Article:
So what’s this have to do with marketing strategy you ask?

Well it’s simple. For starters, it’s much easier to get motivated to come to work in the morning (and stay late at night) when you believe in the brand you work for. And just in case that’s not enough for you, the secondary benefit is that companies with this altruistic ethic facilitate successful marketing.

It’s a lot easier to execute successful multi-channel marketing campaigns and build social and SEO authority when the organization you’re promoting is involved in beautiful campaigns like Pitney Bowes’ Holiday Mail for Heroes (a joint venture with the Red Cross) and are generally admired for their approach to treating their employees and the community at large.

On the flip side, achieving successful results is a hell of a lot harder when your brand is responsible killing things or oppressing entire communities or nations (and no, I’m not going to link to specific examples. If you’re curious do some research and find out who some of the real bad guys are).

Granted, I understand that my dad’s advise is valuable, because not everyone can afford to work in a virtuous industry or for a virtuous company. At the end of the day, you have to do whatever it takes to move forward and support yourself and your loved ones.

However, if you’re faced with the choice, always opt for the brand you can believe in. It will be easier to achieve long-term marketing ROI, and if you’re like me, you’ll likely have the added benefit of sleeping a whole lot better at night.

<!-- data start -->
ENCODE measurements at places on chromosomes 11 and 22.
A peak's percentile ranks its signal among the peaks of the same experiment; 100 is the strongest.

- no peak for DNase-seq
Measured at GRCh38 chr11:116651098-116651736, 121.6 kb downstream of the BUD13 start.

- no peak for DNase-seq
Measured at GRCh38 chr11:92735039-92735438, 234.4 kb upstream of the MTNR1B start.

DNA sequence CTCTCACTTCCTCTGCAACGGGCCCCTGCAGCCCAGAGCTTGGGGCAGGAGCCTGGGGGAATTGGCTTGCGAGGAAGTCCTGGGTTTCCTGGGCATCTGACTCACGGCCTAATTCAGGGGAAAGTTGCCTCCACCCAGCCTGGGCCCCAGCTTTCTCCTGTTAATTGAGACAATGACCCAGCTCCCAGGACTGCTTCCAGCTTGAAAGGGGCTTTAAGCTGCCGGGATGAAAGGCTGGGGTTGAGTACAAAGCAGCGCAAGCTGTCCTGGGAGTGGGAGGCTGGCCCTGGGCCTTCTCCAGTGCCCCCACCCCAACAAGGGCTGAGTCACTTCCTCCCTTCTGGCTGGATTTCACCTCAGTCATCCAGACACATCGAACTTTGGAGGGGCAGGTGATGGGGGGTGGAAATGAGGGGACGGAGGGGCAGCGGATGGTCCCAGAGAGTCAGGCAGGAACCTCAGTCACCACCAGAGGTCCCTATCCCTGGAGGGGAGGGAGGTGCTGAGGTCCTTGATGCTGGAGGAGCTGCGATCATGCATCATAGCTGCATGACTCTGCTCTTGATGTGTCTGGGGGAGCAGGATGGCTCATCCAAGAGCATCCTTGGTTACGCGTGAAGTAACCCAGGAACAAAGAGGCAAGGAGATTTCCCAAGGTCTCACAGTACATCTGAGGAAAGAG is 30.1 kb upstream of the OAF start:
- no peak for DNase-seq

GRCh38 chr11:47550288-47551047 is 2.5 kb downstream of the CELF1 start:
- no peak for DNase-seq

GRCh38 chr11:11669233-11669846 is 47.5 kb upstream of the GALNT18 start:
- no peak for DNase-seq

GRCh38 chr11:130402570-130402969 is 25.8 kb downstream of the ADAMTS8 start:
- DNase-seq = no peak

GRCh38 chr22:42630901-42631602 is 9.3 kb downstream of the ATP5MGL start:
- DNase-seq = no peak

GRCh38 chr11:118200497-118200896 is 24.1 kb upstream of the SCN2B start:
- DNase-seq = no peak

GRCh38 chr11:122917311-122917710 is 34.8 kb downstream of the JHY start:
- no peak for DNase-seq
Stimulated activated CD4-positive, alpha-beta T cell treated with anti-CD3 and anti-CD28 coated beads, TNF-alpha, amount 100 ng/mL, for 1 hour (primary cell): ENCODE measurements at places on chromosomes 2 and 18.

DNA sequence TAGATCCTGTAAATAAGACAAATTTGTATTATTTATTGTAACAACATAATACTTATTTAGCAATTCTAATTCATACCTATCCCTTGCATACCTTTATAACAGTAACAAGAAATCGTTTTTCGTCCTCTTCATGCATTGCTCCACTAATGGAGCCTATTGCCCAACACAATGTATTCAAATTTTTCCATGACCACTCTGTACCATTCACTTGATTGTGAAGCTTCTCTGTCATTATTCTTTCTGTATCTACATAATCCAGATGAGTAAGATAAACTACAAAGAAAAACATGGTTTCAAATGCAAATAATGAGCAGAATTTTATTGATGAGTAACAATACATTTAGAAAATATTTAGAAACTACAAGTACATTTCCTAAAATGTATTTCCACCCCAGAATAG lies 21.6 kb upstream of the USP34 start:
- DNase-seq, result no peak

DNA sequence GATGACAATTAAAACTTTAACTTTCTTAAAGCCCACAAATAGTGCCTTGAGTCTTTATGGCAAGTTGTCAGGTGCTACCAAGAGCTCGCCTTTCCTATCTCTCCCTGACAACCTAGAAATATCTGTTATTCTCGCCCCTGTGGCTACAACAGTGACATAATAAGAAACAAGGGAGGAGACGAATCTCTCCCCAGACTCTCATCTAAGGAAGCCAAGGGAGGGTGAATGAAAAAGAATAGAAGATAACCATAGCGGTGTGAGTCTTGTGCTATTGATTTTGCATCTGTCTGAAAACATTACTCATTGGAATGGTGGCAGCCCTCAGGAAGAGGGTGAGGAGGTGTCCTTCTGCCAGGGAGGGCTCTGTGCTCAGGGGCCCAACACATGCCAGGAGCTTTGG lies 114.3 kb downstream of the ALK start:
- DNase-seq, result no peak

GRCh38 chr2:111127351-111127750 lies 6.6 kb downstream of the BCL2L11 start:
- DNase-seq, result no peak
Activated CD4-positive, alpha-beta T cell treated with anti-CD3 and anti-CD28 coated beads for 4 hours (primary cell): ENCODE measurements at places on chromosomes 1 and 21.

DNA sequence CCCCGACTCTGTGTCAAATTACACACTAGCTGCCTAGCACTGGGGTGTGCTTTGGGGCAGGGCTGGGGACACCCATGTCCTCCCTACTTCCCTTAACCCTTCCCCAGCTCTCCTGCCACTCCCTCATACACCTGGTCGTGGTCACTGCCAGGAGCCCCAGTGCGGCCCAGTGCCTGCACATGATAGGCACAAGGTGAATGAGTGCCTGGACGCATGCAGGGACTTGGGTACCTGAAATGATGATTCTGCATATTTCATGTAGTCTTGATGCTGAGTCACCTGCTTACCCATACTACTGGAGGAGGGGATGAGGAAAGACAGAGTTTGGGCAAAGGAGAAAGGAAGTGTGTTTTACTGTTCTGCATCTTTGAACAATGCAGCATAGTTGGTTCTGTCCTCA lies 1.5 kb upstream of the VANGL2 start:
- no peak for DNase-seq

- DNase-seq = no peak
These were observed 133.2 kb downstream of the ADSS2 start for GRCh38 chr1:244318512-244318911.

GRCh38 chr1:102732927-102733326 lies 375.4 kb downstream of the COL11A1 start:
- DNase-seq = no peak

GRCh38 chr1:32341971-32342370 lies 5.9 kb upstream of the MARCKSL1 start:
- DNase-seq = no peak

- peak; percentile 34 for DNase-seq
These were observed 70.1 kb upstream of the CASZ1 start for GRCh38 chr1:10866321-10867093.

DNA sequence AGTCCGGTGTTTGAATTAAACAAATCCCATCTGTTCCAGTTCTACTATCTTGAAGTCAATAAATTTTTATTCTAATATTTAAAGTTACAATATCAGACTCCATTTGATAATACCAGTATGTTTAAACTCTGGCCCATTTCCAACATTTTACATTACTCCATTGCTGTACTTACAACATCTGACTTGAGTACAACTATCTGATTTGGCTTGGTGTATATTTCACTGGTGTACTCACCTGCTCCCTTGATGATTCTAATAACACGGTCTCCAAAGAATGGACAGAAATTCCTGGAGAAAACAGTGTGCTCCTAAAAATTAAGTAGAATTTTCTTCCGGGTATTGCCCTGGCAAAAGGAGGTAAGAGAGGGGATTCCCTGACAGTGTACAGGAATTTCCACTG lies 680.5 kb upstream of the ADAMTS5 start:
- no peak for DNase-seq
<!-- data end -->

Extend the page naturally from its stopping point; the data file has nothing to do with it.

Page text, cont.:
Comments on this entry are closed.

  • http://www.davidmcohen.com/ David Cohen

    Great advice. This got me thinking, if a person is super-talented, has a stellar track record, and thus has the ability to essentially pick and choose where they want to work, it may be a good idea to gauge how much the brand’s customers believe in the brand before taking the job.

    If the customers/clients believe in the brand and love the brand, it just makes it so much easier and more enjoyable to market the brand.

    • Anonymous

      That’s a good observation, David, although there might be some folks that enjoy the challenge of resurrecting a brand that’s in the dumps. That said, even if you’re going to go that route, it’s probably a smart move to figure out if said brand in the dumps has some fundamentally redeeming qualities as opposed to evil ones.

  • http://leodimilo.com/internetmarketingblog Leo Dimilo

    I feel you Hugo. It is primarily why I migrated away from dealing with corporations and started to deal almost exclusively with musicians, writers and artists.